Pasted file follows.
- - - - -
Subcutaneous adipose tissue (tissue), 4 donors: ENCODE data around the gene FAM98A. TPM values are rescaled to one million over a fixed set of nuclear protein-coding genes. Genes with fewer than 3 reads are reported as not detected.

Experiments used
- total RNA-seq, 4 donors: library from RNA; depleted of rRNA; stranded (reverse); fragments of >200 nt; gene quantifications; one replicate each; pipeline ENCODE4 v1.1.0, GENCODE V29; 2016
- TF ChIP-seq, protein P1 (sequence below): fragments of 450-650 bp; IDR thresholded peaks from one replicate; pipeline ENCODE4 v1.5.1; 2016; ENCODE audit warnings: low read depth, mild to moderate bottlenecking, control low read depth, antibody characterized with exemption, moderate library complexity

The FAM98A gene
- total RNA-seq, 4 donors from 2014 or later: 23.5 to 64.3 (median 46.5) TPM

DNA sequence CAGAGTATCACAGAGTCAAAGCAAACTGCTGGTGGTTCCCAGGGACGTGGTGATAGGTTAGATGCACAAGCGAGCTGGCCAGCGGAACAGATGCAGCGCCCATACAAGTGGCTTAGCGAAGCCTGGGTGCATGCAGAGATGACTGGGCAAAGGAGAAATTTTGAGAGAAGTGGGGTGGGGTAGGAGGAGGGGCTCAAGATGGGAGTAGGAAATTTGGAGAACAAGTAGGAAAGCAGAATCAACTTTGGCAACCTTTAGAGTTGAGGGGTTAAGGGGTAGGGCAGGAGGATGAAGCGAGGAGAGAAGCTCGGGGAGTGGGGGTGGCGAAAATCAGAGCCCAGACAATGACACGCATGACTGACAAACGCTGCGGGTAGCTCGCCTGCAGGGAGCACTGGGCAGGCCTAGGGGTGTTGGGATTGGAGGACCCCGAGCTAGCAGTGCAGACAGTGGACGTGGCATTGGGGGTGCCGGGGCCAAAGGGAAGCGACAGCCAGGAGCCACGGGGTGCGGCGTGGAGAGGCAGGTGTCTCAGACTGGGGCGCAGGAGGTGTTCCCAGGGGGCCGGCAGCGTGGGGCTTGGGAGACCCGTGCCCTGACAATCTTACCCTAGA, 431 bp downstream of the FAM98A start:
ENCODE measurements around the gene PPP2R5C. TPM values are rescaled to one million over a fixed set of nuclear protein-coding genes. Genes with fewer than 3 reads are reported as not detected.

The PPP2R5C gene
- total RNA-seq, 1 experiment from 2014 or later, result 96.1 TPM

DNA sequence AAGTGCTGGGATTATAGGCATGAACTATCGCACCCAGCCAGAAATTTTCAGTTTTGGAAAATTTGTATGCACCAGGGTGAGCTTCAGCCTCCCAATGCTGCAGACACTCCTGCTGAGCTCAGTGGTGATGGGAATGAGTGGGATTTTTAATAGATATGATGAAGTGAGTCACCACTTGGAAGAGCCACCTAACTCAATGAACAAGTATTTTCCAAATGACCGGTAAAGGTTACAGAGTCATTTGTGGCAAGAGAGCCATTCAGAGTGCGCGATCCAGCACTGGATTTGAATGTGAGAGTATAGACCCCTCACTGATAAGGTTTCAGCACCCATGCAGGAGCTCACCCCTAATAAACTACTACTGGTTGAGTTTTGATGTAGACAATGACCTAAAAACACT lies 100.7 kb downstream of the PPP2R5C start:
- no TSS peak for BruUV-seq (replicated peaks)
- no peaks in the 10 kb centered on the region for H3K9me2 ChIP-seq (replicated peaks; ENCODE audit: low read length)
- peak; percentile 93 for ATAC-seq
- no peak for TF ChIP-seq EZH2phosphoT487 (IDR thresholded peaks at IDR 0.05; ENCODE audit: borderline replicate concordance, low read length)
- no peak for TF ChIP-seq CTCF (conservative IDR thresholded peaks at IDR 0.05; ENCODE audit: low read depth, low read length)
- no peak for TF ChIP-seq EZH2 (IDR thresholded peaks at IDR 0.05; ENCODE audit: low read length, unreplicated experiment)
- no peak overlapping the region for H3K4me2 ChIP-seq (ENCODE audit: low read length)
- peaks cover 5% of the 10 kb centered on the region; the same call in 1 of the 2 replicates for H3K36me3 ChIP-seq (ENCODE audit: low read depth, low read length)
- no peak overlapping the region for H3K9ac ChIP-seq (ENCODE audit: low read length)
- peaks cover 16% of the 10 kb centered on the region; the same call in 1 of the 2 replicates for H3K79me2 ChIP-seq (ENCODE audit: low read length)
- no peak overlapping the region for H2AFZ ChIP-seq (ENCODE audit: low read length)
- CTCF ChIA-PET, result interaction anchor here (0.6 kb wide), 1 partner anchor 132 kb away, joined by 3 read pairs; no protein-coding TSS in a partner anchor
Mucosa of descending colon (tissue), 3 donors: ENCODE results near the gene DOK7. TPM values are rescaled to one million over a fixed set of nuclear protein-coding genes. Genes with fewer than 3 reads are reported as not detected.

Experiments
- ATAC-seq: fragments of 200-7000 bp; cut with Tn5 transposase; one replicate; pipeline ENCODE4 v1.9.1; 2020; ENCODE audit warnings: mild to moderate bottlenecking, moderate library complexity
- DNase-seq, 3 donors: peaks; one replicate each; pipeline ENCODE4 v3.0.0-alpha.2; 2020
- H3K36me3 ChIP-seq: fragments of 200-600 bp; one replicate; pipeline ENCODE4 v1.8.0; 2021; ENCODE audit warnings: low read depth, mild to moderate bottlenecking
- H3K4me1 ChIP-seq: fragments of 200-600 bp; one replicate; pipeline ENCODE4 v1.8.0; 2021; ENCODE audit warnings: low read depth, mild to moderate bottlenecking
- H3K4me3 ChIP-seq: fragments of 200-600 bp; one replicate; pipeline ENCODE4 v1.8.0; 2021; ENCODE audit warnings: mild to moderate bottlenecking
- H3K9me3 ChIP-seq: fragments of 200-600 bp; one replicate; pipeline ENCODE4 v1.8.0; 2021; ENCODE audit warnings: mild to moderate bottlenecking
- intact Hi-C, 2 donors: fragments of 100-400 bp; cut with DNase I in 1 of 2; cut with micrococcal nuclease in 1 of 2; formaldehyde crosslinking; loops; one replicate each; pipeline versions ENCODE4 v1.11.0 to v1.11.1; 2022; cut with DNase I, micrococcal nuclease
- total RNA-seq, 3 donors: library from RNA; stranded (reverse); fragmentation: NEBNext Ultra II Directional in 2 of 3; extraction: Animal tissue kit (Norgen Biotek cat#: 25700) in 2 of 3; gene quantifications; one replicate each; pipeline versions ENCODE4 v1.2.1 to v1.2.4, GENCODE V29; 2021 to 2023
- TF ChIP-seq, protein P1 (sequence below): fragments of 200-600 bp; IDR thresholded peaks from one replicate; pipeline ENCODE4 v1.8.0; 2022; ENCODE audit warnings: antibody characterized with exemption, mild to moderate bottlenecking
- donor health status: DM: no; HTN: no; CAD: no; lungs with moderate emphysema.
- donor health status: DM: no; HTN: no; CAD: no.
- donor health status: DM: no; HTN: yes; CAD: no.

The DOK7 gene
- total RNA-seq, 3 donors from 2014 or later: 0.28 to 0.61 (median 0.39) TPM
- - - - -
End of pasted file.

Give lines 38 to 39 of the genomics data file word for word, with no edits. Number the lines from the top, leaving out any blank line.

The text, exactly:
The DOK7 gene
- total RNA-seq, 3 donors from 2014 or later: 0.28 to 0.61 (median 0.39) TPM